A twisting pavilion has been built by using a combination of augmented reality and more traditional methods.
SomeenHahm Design, Igor Pantic and Fologram collaborated on the building for the 2019 Tallinn Architecture Biennial. Steam-bent hardwood was used alongside the latest technology to create the project, which is called ‘Steampunk.’
Computer aided manufacturing and robotics have given architects unprecedented control over the materialisation of their designs.
Fologram made "holographic applications" which meant that the team could follow the digital model when bending all the pieces of wood in to place.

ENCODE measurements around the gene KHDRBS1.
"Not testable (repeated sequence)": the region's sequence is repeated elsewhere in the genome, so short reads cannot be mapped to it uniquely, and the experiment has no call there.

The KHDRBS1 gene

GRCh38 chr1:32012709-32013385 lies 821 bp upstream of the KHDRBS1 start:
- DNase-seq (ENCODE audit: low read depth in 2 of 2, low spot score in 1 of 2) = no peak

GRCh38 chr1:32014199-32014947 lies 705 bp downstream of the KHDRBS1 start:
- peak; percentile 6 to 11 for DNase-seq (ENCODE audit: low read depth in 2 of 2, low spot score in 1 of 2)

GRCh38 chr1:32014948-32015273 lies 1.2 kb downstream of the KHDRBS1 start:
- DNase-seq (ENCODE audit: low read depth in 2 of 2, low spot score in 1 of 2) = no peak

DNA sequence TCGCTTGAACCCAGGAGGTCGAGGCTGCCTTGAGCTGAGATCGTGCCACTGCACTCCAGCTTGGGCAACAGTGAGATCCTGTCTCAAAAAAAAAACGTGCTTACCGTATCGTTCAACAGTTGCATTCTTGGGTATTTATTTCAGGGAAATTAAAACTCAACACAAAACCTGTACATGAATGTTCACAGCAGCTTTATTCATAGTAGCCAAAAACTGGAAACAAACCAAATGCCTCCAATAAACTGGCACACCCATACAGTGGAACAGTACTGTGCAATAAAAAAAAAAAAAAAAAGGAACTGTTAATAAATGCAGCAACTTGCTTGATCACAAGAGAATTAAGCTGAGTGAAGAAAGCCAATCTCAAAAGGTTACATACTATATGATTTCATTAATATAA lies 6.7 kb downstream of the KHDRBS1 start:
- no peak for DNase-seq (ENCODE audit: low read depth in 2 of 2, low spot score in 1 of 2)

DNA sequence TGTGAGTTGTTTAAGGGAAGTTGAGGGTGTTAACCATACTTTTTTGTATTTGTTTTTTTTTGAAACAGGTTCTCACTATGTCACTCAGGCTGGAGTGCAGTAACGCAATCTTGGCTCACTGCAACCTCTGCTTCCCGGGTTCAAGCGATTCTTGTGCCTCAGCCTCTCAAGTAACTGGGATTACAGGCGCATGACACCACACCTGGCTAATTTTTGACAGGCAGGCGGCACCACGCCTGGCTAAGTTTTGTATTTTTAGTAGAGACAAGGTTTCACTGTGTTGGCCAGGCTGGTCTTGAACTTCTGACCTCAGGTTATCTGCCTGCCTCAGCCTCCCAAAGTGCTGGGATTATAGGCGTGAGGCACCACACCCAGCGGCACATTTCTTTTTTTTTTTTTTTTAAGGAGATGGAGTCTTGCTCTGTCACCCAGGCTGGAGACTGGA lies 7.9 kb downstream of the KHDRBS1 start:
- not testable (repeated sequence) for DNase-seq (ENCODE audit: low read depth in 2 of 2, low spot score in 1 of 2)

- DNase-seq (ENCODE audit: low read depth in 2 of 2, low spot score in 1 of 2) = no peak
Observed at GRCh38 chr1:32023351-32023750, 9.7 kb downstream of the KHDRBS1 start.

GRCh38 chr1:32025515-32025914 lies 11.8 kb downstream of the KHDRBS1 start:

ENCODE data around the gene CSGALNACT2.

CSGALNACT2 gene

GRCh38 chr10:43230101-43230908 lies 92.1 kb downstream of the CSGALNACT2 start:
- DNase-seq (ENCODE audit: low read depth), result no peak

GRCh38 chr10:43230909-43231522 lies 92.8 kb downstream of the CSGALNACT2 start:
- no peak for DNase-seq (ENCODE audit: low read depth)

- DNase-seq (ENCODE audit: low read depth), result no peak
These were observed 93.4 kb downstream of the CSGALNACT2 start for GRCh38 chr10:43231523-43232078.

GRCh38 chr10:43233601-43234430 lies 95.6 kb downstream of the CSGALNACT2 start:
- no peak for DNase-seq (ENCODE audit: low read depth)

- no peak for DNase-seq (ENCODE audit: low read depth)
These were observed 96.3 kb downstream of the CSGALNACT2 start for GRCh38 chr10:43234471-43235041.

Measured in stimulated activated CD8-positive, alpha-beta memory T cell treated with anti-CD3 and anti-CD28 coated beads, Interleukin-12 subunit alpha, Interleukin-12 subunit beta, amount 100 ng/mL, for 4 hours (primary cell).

Metre-square boards were bent using steam, rather than using pre-cut pieces of wood.
"Computer aided manufacturing and robotics have given architects unprecedented control over the materialisation of their designs," said the design team.
"But the nuance and subtlety commonly found in traditional craft practices is absent from the artefacts of robotic production."
Earlier this month we looked at the innovative art exhibiton which was disolayed in Selfridges until the end of September, as the use of augmented reality continues to increase across different industries.